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Kevin Puts and Mark Campbell’s Pulitzer Prize winning opera Silent Night (2011) musically depicts the surprising events of Christmas Eve 1914, when several French, Scottish, and German soldiers along the Western Front declared a one-night truce and laid down their weapons. There is a duality in this historical moment: Although dedicated to serving their countries, these armed units were comprised of individuals who, for a night, forsook duty to their respective causes in order to connect with greater humanity. Similarly, there is a duality intrinsic within this opera. Because this is a musical work about a truce, it forces the listener to engage with concepts of silence (absence of gunfire) amidst sound (music of the opera). Silence has several different meanings (e.g., absence of noise, stillness, omission, being forgotten, secrecy), and this paper examines the various manifestations of silence in this piece, including: Why does silence occur when the main female character enters one of the barracks? What is the silence associated with the “no man’s land” or the neutral space between the battle lines? And what sort of music (or “noise”) does the composer craft to narrate the silence of the battlefield and the other events that unfold? Musical analysis and the exploration of text-music relationships will be included.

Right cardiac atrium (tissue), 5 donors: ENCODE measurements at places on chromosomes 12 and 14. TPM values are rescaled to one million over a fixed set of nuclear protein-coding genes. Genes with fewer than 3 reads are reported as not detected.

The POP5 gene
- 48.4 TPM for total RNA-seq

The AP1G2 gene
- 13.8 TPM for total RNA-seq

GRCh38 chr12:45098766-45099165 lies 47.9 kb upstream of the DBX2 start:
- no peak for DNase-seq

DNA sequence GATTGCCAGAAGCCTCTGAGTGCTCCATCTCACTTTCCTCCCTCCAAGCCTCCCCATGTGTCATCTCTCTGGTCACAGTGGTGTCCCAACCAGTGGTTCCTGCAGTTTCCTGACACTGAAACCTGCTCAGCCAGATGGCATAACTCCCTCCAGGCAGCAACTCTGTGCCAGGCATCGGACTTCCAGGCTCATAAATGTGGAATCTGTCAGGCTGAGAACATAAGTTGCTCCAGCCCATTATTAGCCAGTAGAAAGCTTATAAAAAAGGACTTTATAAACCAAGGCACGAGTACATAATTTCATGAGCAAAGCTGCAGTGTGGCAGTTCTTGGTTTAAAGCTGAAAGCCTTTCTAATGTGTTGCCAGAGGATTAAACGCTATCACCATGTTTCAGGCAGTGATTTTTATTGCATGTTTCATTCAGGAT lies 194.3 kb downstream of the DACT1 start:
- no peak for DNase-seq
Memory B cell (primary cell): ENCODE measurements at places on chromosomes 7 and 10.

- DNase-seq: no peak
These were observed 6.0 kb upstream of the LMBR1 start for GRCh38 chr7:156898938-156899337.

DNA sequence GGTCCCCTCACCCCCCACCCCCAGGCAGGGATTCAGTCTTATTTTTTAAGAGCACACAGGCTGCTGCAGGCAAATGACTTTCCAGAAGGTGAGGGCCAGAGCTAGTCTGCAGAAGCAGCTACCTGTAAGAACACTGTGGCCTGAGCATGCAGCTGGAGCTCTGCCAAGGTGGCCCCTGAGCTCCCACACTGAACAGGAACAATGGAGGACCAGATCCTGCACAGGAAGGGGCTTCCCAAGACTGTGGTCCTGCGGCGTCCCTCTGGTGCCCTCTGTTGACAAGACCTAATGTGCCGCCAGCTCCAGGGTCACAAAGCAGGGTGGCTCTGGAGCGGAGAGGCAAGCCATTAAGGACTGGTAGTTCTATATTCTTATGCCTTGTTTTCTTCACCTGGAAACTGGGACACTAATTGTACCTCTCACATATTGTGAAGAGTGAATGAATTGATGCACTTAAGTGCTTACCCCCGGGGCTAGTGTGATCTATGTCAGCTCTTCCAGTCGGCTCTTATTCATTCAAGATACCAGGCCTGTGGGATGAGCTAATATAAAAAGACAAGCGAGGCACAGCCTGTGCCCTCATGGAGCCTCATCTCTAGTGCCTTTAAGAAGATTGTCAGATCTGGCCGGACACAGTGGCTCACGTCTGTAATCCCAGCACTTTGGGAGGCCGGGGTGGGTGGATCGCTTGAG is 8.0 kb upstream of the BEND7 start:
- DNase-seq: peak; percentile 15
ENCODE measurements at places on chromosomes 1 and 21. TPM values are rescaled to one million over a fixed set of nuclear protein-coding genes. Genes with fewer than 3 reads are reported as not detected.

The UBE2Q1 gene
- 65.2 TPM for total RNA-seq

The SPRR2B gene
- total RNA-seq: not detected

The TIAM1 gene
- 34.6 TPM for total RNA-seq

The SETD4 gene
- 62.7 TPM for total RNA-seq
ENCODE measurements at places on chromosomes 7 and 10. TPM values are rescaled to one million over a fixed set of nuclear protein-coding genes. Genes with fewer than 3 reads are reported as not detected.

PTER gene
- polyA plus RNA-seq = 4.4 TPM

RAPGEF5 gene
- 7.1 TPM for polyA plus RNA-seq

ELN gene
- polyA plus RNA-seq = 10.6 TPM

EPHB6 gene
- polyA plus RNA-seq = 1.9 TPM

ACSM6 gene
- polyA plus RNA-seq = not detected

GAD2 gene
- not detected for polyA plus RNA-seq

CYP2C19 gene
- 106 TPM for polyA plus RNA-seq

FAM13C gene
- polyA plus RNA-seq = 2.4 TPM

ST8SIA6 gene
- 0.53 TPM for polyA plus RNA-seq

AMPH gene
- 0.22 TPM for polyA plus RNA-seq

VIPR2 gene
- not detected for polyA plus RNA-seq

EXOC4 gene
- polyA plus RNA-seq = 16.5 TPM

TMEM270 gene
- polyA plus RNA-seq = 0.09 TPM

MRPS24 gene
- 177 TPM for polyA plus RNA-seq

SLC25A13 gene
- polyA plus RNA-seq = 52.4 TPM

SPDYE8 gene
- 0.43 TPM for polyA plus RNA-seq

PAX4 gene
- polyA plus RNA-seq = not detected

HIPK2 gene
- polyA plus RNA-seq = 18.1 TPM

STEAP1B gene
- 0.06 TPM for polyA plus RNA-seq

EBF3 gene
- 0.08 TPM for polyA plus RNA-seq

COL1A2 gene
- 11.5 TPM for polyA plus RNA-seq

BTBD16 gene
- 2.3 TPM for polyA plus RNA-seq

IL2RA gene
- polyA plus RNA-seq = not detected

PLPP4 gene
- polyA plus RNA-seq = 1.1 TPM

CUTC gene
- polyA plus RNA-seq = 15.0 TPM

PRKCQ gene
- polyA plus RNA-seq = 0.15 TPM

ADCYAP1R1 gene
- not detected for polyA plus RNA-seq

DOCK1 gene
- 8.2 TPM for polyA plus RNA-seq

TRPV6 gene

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  • Event date
    • 10 November 2018

  • Date submitted

    19 July 2022

  • Additional information
    • 'Presenter Biography:

      Dr. Jennifer Campbell, Assistant Professor of Music Theory at the University of Kentucky, specializes in twentieth-century American music, focusing on composers Aaron Copland, Virgil Thomson, and Paul Bowles. Her dissertation delves into American musical diplomacy of the early 1940s, chronicling the role music and musicians played in the U.S. government’s attempt to shape relationships with South American leaders. She frequently undertakes interdisciplinary projects, exploring connections between music, dance, art, politics, and cultural identity and has published on such topics in the journal Diplomatic History (2012), in the volume Paul Bowles—The New Generation Do You Bowles? (2014), and in the book Meanings and Makings of Queer Dance (Oxford University Press, 2017). She is a regular presenter on the national and international stage and has shared her research at the annual meetings of the Society for American Music, the American Musicological Society, the Society for Ethnomusicology, as well as at special gatherings such as the Composing American Opera Symposium (2015), the International Musicological Society Congress (2012), the Paul Bowles Centennial Conference in Lisbon, Portugal (2010) and the Culture and International History IV Conference in Cologne, Germany (2009). She holds a Ph.D. in music theory and history and a M.A. in historical musicology from the University of Connecticut and has taught at Central Michigan University, the University of Connecticut, and Central Connecticut State University.